Monday 30thth August (day 43) On the Rocks!
Our next anchorage is Hexham Island which is known to be a bit rolly at times but that doesn’t bother us most of the time. It is not a long journey but a launchpad for the leg to the Percy Islands and we need to be there by Wednesday afternoon to avoid some strong winds and big swell that is expected for several days. We departed early (6 am) and as much as we’d like to sail there is no breeze. Once we exit the way we entered Pearl Bay, we paused to check the saltwater intake for the engine – Geoff’s diligence to treating Grumble well.
Back on course passing below Dome and Split Islands we head in the direction of Island Head Creek, while steering north rather than west. The tide is carrying us there anyway while we hope to catch the stream ebbing north later in the morning, we want to steer clear of the sweep that threatens to take us back into the Bay.
We are delighted to see a young whale that we suspect to be our journey-fellow from two days ago pass us playing in the protected waters. Other whales pass us playing with dolphins and each other.
The weather is calm, and very warm and as the sun climbs higher, the temperature rises making it a hot and breathless motor into the anchorage at Hexham, arriving at 12.30 lunchtime. Our only company today is a small fishing boat – they have set up some drums and other items on the beach and we observe that they are freediving for crayfish.
It is so hot so early in the season and such a treat after a relatively long cold winter, that the swim ladder is lowered for us to take a very quick dip – exactly a dip. No swimming. We are highly cognizant that the water temperature is still far too cold for us, but the icy dip is refreshing and a great way to cool off in an open cockpit, while we have beers and lunch. With hot water generated after the motoring, we can wash down afterwards.
The anchorage is surprisingly calm and comfortable, and we’ve arrived at what we believed was low tide or very close to it, in a light to moderate east to south easterly breeze said to continue at least for another day. Our plan is to depart early and head for Curlew in the predicted east north east breeze of around 5 knots, with an expected light south easterly change later in the afternoon.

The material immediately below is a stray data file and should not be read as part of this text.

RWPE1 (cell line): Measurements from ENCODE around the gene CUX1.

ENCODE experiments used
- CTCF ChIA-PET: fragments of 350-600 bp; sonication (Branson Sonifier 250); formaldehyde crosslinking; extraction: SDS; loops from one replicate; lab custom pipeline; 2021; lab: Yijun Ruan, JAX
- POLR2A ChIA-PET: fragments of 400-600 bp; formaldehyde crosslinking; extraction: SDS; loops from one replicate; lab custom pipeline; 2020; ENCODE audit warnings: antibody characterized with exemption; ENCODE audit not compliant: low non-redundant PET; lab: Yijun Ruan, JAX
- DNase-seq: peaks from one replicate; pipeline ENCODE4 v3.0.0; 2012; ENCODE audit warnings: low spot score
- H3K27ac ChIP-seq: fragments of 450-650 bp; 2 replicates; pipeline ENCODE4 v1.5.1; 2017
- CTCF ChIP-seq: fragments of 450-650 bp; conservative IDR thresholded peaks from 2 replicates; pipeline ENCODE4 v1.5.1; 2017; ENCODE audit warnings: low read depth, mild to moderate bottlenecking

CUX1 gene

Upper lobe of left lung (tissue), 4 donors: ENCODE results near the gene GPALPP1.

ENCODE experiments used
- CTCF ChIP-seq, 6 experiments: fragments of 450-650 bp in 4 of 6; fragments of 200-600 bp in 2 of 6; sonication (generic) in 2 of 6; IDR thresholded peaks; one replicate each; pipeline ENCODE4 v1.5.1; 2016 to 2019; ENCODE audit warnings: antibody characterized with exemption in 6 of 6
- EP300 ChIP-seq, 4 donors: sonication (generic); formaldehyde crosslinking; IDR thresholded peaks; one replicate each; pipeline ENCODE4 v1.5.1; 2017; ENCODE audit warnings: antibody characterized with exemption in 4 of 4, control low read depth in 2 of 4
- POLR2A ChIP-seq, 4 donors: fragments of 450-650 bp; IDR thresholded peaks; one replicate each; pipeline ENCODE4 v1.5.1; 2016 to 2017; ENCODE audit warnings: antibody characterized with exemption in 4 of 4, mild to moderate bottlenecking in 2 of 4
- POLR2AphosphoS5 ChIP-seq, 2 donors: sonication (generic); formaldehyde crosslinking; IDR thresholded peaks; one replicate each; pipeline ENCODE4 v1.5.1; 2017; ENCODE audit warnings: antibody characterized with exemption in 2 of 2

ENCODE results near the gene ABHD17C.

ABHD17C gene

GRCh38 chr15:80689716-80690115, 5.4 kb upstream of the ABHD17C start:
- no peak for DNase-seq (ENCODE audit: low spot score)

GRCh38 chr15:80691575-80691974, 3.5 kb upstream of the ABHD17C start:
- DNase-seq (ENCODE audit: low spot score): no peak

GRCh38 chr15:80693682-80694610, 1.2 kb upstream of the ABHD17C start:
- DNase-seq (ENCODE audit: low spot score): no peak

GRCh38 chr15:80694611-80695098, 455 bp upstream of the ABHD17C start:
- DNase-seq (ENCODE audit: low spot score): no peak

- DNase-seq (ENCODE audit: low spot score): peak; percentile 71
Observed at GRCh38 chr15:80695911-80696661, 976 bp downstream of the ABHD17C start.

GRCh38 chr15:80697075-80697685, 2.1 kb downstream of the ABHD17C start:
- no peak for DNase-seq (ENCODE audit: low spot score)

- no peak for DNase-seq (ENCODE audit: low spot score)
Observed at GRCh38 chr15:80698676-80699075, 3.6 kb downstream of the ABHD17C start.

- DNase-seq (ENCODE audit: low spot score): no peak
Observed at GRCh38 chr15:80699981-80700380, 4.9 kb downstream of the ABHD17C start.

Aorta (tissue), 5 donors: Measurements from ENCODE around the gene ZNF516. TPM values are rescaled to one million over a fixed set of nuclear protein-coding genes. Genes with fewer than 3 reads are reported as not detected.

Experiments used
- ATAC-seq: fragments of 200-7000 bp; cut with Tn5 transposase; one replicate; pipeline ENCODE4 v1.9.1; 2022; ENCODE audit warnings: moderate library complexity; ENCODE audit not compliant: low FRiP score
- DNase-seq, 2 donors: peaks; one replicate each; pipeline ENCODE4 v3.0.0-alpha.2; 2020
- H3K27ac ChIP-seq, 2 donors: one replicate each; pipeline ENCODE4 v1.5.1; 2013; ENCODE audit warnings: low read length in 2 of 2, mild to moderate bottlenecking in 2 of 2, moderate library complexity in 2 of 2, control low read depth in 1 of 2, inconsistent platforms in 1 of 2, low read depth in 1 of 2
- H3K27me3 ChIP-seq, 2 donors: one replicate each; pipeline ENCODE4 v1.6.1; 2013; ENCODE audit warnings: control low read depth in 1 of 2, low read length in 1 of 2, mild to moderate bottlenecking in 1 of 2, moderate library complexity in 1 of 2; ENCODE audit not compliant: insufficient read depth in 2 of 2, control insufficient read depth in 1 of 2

The comfort of the anchorage prevailed even as the breeze swung to the north-east – the late afternoon weather report was a little concerning given that the anchorage is best suited to the breeze we expected rather than a northerly swing.
However, the holding was good and we committed to regular checks on the anchor with little worry ahead. BUT…we should have at least moved out a little. We had anchored closer than I ever have been situated here before, and Geoff let out more chain to ensure the good holding. The breeze was now a howling wind 25 knots and accompanied by scuddy squally showers of rain and while there was some swell it didn’t seem to be a problem. After dinner and our routine viewing of one of our saved tv series on the hard drive, we elected to set an alarm for 11pm to check the anchor again.
At 10.20 I was awake and decided to look myself – I shone the torch around our stern and both sides and all appeared well. The definitive Cathedral Rocks were where they should have been – far away to our starboard stern and while I couldn’t see the beach I calculated in my mind where it should have been relative to the rocks and the depth sounder showed nothing to fear.
At 11.00pm Geoff awoke and decided to look – he too shone the torch around and with the very poor visibility his anxieties turned to panic. He was convinced that we would be onto the rocks and asked that we move – NOW!
|Remember – we still don’t have that oil pressure switch installed and so keeping enough revs to deter the oil pressure switch is now second nature for me.|